Instead, they may be living at home again and going about their lives as usual. However, they should still access professional help with managing their emotions and achieving their goals.
During this stage, the client may have problems connecting with other people and forming relationships. They may be anxious about getting close to people.
However, they can use the skills they’ve learned to help them in growing relationships and forming bonds. These skills include emotion regulation, mindfulness, and interpersonal effectiveness.
Level 4: The Roof
In the ‘DBT House’ of therapy, the roof refers to life after leaving structured treatment. Even after intensive inpatient and outpatient treatment, people with a newfound DBT practice should continue to use their new skills to seek out fulfilling opportunities and find happiness.
If you think about it, the roof of a house is exposed to both the sun and rain. Similarly, all people will experience both joy and sadness.
They will encounter victories and losses, and eventually learn that both can co-exist and that no one needs to go back to self-destructive behaviors like substance abuse to find relief. Whenever obstacles come up, they should be better able to cope with them.
Going on the roof is also symbolic of having a new perspective on life and being able to appreciate the view once you’ve reached this stage. People on this level have compassion for self and they’re better able to build relationships with others.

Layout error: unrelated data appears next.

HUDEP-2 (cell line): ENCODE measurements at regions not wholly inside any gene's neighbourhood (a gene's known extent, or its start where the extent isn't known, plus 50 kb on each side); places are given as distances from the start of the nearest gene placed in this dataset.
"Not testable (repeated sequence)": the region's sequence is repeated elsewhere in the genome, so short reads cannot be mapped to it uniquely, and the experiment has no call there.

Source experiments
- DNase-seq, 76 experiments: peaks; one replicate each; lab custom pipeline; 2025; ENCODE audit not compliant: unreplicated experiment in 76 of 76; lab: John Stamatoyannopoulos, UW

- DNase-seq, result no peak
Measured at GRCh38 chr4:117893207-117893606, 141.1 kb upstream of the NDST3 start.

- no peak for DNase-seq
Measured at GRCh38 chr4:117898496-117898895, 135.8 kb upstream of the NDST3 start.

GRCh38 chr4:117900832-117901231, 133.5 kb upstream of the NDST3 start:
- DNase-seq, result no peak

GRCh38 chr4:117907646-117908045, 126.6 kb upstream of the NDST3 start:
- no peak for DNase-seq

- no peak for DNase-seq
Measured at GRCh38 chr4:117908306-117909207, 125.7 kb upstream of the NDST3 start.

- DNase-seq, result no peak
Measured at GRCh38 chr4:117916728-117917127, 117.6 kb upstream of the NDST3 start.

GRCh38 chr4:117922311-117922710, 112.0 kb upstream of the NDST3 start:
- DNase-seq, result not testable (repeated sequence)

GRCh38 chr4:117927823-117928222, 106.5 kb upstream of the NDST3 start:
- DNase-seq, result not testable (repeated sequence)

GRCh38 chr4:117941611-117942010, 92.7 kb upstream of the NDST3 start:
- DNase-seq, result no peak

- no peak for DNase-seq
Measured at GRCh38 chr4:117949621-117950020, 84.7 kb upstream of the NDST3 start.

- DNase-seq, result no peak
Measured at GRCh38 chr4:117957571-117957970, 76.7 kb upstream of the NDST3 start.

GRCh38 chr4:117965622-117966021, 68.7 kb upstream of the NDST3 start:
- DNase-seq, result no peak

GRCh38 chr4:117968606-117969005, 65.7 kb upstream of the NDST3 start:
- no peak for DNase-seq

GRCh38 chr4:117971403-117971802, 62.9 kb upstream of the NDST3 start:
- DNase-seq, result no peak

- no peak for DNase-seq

DBT House Model Activities
Therapy using the DBT House model will likely include several activities. One of them may be to physically draw a house that features a foundation, walls, a door, a roof, and a chimney. The practitioner will list a variety of things on each of these elements.
For example, they will be encouraged to see the foundation of the house as their foundation as a person. This will include things like values, beliefs, and priorities.
The walls will represent supporting people such as therapists, parents, and other people, places, and things that provide assistance.
The door is designed to keep others out and keep certain things hidden. The DBT client should, therefore, list the things they are ashamed of or things they want to hide on the door.
The chimney is designed to release hot air. This is where people will be asked to share the things that they do to relax or blow off steam.
Maybe that’s playing a sport, watching television, or writing in a journal. Individuals are free to get creative and they can add other elements to the home if they so choose.
Get Help Using DBT from Circle of Hope
Our luxury rehab center offers a wide variety of drug treatment and alcohol treatment options that allow us to cater to the unique needs of each person. Among the options is DBT.
If your loved one is abusing drugs and you want further DBT House resources, don’t delay in contacting us. Sobriety is always possible even when a person has a severe addiction. We’re here to help, so call us today!